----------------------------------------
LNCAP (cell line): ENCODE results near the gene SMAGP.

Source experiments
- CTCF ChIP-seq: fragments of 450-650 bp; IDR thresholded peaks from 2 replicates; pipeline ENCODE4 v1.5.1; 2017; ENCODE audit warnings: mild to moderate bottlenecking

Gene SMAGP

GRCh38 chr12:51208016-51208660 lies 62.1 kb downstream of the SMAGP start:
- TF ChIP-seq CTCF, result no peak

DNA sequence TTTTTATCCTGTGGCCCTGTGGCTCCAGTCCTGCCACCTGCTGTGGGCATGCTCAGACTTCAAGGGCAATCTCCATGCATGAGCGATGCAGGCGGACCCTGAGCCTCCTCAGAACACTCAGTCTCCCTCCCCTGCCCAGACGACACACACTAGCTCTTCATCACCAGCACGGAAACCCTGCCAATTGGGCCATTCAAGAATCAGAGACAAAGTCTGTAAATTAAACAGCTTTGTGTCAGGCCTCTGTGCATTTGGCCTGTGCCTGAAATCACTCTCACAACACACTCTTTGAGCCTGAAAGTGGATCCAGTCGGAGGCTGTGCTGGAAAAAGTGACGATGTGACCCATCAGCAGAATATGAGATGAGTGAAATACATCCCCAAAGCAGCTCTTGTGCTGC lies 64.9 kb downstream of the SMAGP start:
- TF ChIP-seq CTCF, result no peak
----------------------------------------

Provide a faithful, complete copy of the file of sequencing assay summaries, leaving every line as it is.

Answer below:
LNCAP (cell line): ENCODE results near the gene SMAGP.

Source experiments
- CTCF ChIP-seq: fragments of 450-650 bp; IDR thresholded peaks from 2 replicates; pipeline ENCODE4 v1.5.1; 2017; ENCODE audit warnings: mild to moderate bottlenecking

Gene SMAGP

GRCh38 chr12:51208016-51208660 lies 62.1 kb downstream of the SMAGP start:
- TF ChIP-seq CTCF, result no peak

DNA sequence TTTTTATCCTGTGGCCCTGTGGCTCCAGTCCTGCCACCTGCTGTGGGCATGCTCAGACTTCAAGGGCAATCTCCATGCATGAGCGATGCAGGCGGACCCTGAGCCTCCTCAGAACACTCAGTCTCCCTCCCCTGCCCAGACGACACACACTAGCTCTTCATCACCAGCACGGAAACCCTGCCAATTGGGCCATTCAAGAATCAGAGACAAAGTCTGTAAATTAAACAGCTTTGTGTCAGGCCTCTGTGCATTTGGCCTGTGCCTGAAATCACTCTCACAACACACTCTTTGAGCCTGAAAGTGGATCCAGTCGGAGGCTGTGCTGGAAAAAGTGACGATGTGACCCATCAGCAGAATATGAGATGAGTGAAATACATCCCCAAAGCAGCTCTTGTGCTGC lies 64.9 kb downstream of the SMAGP start:
- TF ChIP-seq CTCF, result no peak